An NPR investigation identified nearly 1,000 new cases in Appalachia of the most severe form of black lung disease. The government's surveillance system recorded just a fraction of them.
These days, there’s a lot of attention on finding new and creative ways to turn around the nation’s opioid abuse and overdose problem. And it’s attention that’s very much needed because the problem is only getting worse.
Re-run from August 11, 2015: There are plenty of lawmakers who criticize OSHA regulations. Perhaps some of them might think differently if they realized the importance of workplace safety regulations for children’s health.
A Massachusetts company that manufactures industrial floatation devices for the off-shore oil/gas industry exposed its workers to toxic dust. Nine cases of work-related asthma among its employees were reported to the state health department.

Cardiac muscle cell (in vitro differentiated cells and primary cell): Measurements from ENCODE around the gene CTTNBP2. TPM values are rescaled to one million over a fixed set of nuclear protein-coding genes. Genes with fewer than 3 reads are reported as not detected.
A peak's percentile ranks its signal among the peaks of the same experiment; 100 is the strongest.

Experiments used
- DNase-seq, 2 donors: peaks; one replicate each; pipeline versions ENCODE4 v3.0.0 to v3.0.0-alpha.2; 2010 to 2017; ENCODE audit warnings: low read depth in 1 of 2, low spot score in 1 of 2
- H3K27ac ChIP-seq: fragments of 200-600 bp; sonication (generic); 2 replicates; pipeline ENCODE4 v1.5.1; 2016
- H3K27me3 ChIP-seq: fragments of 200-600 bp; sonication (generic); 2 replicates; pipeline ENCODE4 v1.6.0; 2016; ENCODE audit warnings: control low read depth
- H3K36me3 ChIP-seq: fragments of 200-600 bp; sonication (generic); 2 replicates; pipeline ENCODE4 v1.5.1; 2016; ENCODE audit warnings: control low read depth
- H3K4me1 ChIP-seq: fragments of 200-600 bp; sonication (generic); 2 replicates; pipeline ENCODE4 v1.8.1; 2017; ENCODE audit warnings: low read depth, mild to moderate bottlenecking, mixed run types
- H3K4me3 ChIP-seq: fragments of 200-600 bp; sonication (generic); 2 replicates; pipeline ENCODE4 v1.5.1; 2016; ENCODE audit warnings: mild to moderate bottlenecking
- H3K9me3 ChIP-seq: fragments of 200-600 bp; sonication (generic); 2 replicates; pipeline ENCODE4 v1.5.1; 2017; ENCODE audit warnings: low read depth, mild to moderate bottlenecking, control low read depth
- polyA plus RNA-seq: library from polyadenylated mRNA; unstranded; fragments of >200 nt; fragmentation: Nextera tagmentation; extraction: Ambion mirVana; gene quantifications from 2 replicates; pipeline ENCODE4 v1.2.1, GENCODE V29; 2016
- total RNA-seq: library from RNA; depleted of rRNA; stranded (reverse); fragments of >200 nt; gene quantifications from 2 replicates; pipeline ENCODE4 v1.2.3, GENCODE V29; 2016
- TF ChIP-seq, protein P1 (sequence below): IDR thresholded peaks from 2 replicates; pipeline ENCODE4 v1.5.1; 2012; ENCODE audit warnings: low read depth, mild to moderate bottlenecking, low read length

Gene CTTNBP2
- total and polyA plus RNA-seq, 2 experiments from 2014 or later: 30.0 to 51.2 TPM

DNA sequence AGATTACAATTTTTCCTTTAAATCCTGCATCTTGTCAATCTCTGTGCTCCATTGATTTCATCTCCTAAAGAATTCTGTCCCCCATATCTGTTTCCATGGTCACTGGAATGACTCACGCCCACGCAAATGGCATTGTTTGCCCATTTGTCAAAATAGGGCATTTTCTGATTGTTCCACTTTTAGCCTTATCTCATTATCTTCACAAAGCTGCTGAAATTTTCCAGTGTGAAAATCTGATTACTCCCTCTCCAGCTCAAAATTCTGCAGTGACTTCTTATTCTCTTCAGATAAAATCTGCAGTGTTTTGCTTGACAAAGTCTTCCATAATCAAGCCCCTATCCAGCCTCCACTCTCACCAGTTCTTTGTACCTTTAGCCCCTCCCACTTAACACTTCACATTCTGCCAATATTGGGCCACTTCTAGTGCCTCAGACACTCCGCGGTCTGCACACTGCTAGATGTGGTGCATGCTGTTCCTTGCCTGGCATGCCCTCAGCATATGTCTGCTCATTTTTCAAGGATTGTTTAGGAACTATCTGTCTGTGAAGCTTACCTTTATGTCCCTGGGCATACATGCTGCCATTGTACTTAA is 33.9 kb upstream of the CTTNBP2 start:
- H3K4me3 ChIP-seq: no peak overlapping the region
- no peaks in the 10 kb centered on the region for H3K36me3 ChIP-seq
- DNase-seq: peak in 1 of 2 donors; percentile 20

“Pneumocystis Pneumonia --- Los Angeles,” in the June 5, 1981 edition of the CDC’s Morbidity and Mortality Weekly Report, was an economical seven paragraph clinical report cataloging five observed cases, accompanied by an explanatory editorial note on the rarity of this fungal disease. It seemed to be nothing out of the ordinary from MMWR, but turned out to be medical literature's first report of the disease we now know as AIDS.
New study shows black lung and silicosis among U.S. surface coal miners, not just a problem for underground miners
A x-ray surveillance program finds nearly four dozen cases of coal workers pneumoconiosis among surface coal miners in the U.S., while coal operators including Alpha Natural Resources and CONSOL Energy insist that workers on strip mining jobs aren't exposed to enough dust to cause disease.